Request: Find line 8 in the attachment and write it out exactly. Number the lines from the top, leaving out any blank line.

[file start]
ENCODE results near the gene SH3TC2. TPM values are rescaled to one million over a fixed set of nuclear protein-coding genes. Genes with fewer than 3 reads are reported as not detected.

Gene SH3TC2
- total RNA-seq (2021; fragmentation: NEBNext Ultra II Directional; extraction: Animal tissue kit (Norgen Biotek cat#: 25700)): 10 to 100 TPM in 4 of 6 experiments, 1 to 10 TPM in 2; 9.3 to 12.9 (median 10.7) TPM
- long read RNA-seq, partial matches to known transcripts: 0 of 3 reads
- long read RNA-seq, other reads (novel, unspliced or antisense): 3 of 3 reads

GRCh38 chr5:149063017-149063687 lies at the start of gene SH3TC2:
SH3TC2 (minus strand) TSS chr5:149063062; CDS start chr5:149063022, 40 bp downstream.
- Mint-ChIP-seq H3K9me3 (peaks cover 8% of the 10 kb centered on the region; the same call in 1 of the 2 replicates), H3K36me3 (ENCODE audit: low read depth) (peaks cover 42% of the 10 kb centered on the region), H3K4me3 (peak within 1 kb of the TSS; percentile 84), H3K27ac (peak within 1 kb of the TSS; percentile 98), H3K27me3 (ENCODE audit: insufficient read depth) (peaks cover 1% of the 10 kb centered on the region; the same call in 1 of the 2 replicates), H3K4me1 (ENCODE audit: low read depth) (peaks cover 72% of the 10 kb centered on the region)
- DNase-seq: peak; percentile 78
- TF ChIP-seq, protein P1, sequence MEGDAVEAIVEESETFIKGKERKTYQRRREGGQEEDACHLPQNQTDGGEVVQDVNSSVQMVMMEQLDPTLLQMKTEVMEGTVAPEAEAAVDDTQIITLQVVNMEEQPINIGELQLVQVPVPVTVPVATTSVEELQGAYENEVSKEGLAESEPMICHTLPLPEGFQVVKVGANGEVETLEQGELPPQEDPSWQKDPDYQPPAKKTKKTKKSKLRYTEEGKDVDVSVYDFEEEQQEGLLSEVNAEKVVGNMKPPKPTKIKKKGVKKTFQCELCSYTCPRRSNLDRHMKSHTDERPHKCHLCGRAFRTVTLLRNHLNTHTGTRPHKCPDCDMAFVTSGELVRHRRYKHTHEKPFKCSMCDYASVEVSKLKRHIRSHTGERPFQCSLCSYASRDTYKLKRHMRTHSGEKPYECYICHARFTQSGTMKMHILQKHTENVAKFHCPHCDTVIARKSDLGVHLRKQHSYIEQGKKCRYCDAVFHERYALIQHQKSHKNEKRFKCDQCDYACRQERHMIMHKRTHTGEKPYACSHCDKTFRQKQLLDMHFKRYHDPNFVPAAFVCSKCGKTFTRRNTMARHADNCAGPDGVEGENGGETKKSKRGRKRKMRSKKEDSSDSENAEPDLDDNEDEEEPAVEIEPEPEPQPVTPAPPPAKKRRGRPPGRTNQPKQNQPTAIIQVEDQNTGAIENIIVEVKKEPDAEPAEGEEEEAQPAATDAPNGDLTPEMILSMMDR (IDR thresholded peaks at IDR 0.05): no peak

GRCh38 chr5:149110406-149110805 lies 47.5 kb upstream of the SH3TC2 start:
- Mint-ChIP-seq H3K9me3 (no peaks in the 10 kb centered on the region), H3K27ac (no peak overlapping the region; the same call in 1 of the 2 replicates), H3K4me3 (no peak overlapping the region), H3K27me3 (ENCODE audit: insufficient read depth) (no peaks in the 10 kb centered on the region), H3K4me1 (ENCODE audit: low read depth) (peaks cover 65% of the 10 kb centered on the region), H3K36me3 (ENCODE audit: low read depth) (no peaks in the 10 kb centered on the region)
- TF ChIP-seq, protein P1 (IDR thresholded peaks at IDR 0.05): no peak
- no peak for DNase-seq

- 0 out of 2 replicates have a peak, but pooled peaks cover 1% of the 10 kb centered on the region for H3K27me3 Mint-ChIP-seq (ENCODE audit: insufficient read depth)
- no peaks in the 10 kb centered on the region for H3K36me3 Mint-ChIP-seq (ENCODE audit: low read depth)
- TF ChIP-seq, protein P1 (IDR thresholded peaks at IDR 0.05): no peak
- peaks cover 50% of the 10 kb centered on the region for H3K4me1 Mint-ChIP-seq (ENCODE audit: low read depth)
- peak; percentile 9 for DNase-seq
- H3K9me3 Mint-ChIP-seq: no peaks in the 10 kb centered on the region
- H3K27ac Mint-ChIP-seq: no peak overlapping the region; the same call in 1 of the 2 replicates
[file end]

- Mint-ChIP-seq H3K9me3 (peaks cover 8% of the 10 kb centered on the region; the same call in 1 of the 2 replicates), H3K36me3 (ENCODE audit: low read depth) (peaks cover 42% of the 10 kb centered on the region), H3K4me3 (peak within 1 kb of the TSS; percentile 84), H3K27ac (peak within 1 kb of the TSS; percentile 98), H3K27me3 (ENCODE audit: insufficient read depth) (peaks cover 1% of the 10 kb centered on the region; the same call in 1 of the 2 replicates), H3K4me1 (ENCODE audit: low read depth) (peaks cover 72% of the 10 kb centered on the region)